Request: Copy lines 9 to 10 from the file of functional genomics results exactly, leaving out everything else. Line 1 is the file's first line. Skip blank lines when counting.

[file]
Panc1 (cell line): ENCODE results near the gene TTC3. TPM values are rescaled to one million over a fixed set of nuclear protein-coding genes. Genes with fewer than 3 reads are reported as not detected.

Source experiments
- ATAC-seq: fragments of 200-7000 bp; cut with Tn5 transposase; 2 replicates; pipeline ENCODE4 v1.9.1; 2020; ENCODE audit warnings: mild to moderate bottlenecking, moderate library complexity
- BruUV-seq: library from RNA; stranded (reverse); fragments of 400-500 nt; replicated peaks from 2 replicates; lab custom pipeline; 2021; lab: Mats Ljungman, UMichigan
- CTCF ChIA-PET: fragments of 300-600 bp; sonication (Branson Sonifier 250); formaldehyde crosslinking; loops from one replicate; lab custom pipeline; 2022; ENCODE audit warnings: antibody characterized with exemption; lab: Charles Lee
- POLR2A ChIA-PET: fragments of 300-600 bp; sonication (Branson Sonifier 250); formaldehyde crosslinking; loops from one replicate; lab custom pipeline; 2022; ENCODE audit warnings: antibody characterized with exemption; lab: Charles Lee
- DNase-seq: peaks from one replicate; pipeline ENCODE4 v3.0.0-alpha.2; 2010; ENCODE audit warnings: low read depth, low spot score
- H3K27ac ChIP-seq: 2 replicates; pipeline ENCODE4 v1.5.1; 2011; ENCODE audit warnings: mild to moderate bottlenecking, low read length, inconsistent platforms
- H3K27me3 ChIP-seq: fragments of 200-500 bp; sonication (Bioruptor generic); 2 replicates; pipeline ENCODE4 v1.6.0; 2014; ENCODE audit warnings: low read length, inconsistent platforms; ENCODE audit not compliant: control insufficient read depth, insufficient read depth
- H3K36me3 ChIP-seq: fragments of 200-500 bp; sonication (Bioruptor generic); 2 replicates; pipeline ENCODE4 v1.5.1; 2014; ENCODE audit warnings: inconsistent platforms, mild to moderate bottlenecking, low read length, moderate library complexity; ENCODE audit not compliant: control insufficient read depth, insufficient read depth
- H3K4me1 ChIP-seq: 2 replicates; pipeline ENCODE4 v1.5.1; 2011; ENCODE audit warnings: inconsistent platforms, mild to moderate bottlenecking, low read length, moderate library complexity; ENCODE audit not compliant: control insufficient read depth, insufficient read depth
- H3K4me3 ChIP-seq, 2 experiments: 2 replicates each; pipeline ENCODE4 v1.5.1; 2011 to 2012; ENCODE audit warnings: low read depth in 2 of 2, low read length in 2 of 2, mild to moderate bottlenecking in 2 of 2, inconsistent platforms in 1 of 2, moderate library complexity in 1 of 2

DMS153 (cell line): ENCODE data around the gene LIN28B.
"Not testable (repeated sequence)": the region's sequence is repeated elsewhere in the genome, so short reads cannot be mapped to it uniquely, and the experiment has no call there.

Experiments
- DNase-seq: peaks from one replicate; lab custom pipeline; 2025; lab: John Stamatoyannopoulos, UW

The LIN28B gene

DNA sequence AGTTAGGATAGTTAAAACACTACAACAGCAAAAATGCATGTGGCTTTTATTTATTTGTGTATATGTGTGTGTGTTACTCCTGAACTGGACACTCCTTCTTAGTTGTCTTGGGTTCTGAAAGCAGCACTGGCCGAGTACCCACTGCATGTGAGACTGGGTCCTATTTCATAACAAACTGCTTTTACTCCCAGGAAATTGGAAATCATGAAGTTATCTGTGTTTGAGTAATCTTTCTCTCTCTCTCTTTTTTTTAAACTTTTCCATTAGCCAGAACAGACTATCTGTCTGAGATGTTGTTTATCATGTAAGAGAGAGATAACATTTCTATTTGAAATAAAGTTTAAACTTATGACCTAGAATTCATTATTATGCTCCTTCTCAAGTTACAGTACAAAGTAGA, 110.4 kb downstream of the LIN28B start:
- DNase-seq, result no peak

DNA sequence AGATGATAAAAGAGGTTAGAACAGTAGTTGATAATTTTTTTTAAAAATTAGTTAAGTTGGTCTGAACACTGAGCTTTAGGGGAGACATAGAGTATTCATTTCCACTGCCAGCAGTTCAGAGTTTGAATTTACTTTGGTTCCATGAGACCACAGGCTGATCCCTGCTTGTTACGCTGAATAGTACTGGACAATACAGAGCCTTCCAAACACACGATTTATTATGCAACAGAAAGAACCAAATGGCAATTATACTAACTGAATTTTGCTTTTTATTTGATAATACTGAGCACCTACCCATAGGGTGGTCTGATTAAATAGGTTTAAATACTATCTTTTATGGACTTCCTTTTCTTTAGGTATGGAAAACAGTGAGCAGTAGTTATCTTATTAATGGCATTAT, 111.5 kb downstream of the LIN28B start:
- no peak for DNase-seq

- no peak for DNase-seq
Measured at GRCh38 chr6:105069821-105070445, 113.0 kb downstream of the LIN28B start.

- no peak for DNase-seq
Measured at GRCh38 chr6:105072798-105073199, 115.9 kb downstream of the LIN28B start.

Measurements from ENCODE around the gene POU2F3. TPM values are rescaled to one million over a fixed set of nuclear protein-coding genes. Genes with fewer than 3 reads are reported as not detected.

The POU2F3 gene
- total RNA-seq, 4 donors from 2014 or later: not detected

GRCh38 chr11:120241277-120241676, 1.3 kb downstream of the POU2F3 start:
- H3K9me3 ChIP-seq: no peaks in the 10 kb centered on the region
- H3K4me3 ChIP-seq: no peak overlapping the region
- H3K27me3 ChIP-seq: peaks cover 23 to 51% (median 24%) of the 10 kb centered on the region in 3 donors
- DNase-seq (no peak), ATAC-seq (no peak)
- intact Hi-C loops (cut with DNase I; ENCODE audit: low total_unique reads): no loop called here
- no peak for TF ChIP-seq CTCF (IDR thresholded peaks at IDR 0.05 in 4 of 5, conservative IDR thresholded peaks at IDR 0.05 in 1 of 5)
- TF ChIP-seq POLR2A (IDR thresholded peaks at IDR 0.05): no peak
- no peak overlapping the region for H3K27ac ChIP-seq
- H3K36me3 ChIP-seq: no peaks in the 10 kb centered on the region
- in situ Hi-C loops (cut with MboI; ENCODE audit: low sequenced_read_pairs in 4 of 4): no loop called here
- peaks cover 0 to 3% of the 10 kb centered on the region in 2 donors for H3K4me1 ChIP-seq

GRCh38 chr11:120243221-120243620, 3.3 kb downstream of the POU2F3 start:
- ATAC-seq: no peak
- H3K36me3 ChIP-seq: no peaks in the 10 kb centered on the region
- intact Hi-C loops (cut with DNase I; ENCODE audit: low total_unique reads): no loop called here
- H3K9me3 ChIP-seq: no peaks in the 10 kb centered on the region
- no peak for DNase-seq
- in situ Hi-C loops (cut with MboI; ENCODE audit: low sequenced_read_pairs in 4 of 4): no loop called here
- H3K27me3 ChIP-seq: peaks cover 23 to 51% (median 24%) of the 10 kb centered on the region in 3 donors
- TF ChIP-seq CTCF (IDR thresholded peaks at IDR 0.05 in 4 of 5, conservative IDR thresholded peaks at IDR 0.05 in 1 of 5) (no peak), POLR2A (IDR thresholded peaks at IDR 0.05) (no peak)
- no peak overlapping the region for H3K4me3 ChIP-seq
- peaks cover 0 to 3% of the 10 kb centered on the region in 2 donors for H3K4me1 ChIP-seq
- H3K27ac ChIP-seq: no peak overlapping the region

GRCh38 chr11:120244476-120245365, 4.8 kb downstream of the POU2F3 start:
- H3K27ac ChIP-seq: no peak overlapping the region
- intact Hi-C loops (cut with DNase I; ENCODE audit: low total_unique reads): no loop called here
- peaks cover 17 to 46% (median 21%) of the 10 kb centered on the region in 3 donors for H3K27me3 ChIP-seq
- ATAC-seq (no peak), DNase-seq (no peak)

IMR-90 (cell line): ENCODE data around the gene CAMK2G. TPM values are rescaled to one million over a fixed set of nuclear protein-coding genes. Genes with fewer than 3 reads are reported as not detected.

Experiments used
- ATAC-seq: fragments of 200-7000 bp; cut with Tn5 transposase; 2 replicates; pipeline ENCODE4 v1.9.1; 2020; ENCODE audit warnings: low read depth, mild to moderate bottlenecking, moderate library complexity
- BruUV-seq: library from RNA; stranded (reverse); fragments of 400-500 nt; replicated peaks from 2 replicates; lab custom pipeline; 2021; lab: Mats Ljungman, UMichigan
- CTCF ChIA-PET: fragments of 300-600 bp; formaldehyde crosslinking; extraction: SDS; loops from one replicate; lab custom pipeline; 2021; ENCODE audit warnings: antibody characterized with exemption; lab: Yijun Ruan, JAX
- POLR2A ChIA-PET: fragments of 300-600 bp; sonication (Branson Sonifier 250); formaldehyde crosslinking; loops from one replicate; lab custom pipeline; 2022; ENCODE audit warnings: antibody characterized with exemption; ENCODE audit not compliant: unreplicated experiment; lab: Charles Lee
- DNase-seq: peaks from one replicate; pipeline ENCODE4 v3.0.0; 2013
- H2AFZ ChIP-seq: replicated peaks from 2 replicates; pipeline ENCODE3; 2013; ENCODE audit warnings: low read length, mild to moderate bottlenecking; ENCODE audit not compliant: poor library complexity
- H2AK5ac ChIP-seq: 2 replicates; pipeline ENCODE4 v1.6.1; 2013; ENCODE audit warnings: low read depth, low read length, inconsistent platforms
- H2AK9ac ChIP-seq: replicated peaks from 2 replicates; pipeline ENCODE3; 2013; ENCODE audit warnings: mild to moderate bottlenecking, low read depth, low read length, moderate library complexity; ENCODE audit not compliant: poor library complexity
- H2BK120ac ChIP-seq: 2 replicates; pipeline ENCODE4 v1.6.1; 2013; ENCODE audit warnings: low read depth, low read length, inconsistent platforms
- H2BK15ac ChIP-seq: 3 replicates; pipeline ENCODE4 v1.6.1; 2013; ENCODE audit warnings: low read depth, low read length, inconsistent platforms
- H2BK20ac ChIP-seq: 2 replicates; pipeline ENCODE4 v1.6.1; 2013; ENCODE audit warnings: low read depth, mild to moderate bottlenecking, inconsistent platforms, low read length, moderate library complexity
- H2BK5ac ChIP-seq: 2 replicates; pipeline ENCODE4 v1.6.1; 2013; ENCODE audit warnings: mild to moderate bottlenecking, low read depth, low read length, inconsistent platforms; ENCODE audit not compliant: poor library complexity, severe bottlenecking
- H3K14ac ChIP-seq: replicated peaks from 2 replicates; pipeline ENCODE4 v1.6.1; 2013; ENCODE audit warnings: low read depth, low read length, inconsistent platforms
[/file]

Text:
- H3K27me3 ChIP-seq: fragments of 200-500 bp; sonication (Bioruptor generic); 2 replicates; pipeline ENCODE4 v1.6.0; 2014; ENCODE audit warnings: low read length, inconsistent platforms; ENCODE audit not compliant: control insufficient read depth, insufficient read depth
- H3K36me3 ChIP-seq: fragments of 200-500 bp; sonication (Bioruptor generic); 2 replicates; pipeline ENCODE4 v1.5.1; 2014; ENCODE audit warnings: inconsistent platforms, mild to moderate bottlenecking, low read length, moderate library complexity; ENCODE audit not compliant: control insufficient read depth, insufficient read depth